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Re: [aroid-l] hibernation time

  • Subject: Re: [aroid-l] hibernation time
  • From: "C. J. Addington" cjaddington@earthlink.net
  • Date: Tue, 30 Sep 2003 18:18:41 -0700

on 9/29/03 16:01, Lester Kallus at lkallus@earthlink.net wrote:

> Nights here on Long Island are beginning to dip down into the 40s.  I
> understand that this coming Thursday night, it will be somewhere between 42
> and 44.  I know that Amorphophallus konjac & bulbifer will decide for
> themselves when to go dormant and so I'm not worried.
> I have some paeoniifolius in the ground.  They're still looking good.  I see
> three choices:
> 1.  Wait until they begin to show signs of dormancy and then pull them up
> 2.  Dig them up and let them spend sometime in the greenhouse until they go
> dormant
> 3.  Dig them up, slice the top off, wash the soil off and force dormancy
> Any thoughts?  I'd prefer to avoid the greenhouse time if possible - it's
> going to be very crowded in there.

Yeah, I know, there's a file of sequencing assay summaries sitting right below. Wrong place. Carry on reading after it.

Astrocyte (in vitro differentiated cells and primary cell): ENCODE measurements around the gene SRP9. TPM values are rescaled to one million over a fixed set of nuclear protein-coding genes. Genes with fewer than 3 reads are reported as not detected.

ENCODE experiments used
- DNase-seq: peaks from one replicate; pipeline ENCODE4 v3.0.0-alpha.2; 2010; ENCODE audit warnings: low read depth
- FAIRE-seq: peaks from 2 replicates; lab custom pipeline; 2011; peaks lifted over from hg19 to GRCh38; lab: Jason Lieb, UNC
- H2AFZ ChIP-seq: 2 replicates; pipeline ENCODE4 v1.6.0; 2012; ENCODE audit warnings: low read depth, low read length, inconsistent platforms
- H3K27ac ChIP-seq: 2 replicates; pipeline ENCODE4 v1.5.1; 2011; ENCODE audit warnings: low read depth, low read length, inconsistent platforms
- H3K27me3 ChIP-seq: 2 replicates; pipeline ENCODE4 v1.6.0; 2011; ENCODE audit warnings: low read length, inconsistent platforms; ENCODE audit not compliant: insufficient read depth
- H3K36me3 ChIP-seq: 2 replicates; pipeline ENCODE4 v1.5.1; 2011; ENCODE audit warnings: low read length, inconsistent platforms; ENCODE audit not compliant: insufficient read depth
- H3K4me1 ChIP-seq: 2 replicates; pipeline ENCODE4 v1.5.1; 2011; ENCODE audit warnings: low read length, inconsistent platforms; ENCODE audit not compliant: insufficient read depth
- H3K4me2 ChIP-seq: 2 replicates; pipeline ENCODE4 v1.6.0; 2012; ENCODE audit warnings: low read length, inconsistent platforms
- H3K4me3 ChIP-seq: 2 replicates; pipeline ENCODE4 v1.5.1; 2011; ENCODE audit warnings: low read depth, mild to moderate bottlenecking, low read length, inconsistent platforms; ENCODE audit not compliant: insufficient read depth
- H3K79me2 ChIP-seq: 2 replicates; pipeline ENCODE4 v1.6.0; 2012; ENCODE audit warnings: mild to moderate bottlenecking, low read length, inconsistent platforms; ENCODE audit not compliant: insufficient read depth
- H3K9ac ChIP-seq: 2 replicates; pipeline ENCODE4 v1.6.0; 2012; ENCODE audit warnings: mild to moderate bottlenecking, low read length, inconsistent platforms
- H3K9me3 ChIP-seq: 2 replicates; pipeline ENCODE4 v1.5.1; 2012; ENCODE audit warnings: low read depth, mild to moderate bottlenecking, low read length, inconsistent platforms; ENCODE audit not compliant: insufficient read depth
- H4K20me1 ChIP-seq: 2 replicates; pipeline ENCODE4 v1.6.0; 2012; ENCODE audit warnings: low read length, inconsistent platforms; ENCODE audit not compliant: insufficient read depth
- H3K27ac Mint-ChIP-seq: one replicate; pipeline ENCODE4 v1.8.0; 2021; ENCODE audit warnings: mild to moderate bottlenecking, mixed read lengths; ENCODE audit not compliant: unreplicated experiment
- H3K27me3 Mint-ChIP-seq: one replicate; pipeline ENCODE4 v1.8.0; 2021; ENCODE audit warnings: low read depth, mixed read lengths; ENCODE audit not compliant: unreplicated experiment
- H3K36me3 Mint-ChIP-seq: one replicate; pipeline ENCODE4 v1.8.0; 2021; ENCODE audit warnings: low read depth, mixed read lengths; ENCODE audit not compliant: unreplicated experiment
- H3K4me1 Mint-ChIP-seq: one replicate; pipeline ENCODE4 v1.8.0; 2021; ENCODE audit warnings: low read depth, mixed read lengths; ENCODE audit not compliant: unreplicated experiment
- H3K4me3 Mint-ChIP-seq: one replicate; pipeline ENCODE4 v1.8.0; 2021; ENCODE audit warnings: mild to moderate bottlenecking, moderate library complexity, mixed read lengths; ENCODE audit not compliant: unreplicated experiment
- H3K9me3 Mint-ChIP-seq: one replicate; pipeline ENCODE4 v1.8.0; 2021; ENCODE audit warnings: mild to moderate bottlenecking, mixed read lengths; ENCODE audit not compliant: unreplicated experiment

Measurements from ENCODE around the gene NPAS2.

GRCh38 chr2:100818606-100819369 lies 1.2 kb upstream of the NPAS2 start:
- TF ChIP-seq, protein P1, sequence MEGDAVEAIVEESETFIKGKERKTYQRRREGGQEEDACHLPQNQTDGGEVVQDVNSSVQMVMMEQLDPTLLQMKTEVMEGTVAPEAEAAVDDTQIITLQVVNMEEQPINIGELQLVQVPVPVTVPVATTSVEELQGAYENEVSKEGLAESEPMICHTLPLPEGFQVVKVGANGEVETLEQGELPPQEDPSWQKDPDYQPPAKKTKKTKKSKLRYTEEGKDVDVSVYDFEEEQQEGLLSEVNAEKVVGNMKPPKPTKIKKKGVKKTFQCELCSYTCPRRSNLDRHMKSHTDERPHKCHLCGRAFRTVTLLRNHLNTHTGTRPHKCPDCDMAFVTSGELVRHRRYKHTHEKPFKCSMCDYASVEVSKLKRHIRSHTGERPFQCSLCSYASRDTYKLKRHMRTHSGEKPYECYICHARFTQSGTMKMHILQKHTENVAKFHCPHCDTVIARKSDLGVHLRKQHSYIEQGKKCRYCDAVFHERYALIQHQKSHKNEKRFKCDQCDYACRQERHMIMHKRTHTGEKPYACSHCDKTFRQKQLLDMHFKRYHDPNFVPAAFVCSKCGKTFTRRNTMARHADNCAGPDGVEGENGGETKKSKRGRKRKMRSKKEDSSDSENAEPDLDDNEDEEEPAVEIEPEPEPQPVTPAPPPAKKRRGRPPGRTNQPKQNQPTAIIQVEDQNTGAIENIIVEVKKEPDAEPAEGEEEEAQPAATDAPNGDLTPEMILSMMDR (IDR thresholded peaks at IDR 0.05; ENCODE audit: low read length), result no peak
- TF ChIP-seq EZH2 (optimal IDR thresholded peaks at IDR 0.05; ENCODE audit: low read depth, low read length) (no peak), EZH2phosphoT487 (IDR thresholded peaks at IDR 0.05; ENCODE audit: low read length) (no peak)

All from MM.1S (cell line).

> Les

Hi Les and All!
    Just a thought about hibernation in Amorphophallus. I am NOT a
professional on this, but have been growing various Amorphs for several
years with good success, and thought I would stick in my 2 cents here.
    It seems to me that once air temperatures dip low (like in the 40's) and
the sun is low in the sky providing dimmer light, that most Amorpho species
are probably not doing a whole lot of photosynthesizing anyway, and
consequently are not growing their corms anymore to a great degree. Thus,
leaving the plants in the ground will not produce any larger corms than are
already present. Also, since many Amorphos detest cold, damp soil and are
highly rot-prone, leaving them in cold ground may increase the chance of
    So, I would suggest carefully digging up the plants, even if they look
green, leaving the leaf (or leaves) attached, rinsing off all soil and
placing the whole plant in a cool, dry place for a few days. The leaf will
soon dry out, and the withered leaf will detach from the corm spontaneously,
leaving a clean, neat abscission zone and an intact leaf bud for next year.
The corm can then be stored for the winter (I stash them in brown peat moss
in ventilated boxes).
    I do this quite often with my own plants, and it seems to work just
fine, although I would be very interested to hear if anyone has a different
technique or sees a problem with mine.
    Happy harvesting! My own fall harvest is kicking into gear, so I should
have a whole row of drying, sad-looking plants myself soon!


CJ Addington

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